The largest users of water, industries and agricultural, have a special responsibility to care for Water The Drop of Life. Without water there is no energy, no food, no product.
In this episode we focus on the stories of industries and farmers across the globe & explore how water is managed and mismanaged…
Jimmy Cater: “We are just seeing the horizon of the need to conserve water, a challenge for new ideas and technologies.”
Kofi Annan: “The way we are reducing the water tables and using it irresponsibly, there will not be enough for every-one.”
SYNOPSIS: For human and animal survival there is an unquestionable need for clean water, people need to drink. And there is another definite thing: the need to eat. In order to have food, there must be water. A great deal of it.

Irrigation seems to be the key for successful agriculture. Across thousands of fields, paddies and terraces, in greenhouses and backyard plots, water is the aorta of agriculture. In fact by most estimates agriculture uses as much as 75 % of the global fresh water supply.
As overexploitation of fresh water reservoirs is becoming a problem, measures of irrigation are being reconsidered. The challenge is: doing more with less.
To meet the demands of agribusiness in Southwest Kansas, historically been a ‘Dust Belt” farmers have been overexploiting their underground aquifer. They have been withdrawing the water without considering the consequences of continually exceeding the recharge rate. Researchers are assisting by testing highly efficient ‘nozzle heads’, spraying the water targeting the plants directly and in this way preventing large amounts of water to evaporation.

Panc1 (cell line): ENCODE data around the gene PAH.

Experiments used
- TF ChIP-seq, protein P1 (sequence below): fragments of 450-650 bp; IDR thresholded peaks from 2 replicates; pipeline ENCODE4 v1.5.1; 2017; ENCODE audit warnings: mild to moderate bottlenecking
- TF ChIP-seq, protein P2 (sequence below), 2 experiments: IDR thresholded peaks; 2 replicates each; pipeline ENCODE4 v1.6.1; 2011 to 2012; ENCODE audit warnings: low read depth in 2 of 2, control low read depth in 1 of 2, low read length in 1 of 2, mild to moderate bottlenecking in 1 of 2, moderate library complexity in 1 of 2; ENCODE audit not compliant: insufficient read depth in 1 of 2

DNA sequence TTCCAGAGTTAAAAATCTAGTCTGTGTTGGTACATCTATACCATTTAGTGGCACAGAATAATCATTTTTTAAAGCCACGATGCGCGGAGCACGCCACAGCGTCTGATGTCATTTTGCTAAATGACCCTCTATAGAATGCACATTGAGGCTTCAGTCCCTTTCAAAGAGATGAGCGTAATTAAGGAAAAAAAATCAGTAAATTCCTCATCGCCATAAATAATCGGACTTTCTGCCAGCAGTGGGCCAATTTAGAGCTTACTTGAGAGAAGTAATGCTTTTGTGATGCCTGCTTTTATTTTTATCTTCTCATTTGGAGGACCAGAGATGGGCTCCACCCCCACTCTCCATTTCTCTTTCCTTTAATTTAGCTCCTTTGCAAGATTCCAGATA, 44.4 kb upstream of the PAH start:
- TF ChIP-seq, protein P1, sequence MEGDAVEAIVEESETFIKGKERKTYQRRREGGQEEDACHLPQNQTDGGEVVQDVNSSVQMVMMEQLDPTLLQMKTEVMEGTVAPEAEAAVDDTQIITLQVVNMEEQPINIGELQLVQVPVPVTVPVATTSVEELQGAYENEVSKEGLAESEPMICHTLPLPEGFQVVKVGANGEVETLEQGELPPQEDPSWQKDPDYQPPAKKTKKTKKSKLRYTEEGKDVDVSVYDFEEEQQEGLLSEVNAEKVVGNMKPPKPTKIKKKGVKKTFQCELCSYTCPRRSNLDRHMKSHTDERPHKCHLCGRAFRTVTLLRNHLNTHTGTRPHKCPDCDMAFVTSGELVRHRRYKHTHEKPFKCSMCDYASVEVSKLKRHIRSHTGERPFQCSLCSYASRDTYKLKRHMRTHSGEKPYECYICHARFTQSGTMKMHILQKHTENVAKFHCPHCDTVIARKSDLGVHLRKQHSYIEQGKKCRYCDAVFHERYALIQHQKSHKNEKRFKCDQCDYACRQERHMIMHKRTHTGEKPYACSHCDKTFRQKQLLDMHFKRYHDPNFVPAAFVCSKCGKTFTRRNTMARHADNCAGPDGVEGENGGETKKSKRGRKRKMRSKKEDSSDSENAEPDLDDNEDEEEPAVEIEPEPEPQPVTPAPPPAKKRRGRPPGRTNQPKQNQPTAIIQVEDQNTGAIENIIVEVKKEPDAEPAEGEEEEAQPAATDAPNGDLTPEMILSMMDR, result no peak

Tackling over exploitation and drought farmers in Kenya’s Rift Valley implement an elegant form of ‘drip irrigation’, whilst in Mexico, irrigation with “aguas negras” — waste water — has long been the saving grace to meet the needs of the dwellers of this dry region.
Shimon Perez: “In our case, almost all irrigation is computerized. We have a whole system of irrigation and you put water like your doctor puts drops of medicine in your eyes, very very careful.”
Industries face another critical dilemma: how to balance increased production goals while sustaining the natural resources that power industrial output?
In the heavy industry sector a Japanese steel company and an Italian car factory are leading in water conservation. Healthy environments ask for responsible industries. Another forerunner in water conservation can be found in the province of Saskatoon, in Canada, There the world’s first Zero-Effluent Pulp Mill is setting an example for world standards. Its technologies is designed and implemented as ‘close loop’, a zero effluent recycling system. Admirably preserving natural water levels in the regional ecosystem, keeping a legendary river pristine.

While some corporations can be prized and valued and others are still seeking to get pure profit out of nature…and too often industry has lobbied successfully to block legislation procured by governments, or by paying fines too often got away with it. When this happens, where can water find a powerful champion? We asked Anita Roddick. Anita: Grass root activism, a vigilante consumer, a political consumer who challenges how governments are run, or they can ignore governments and go straight to corporations and challenge… and that that’s fabulously exiting!

VIPs in this episode: Jimmy Carter, Shimon Peres, Queen Noor, Mikhail Gorbachev, Anita Roddick,Ted Danson. Locations in this episode: Bali, Japan, USA, Kenya, Mexico, Canada, Egypt, USA, Thailand, Ukraine, Chille, Italy, Germany, Belgium and Spain.

Themes in this episode: Water Management, Global, Livelihood, Resources, Drought, Dry-rice, Water Pollution, Water Treatment Technologies, Industrial Alliances.
• Aired worldwide over 60 countries, including PBS America nation wide.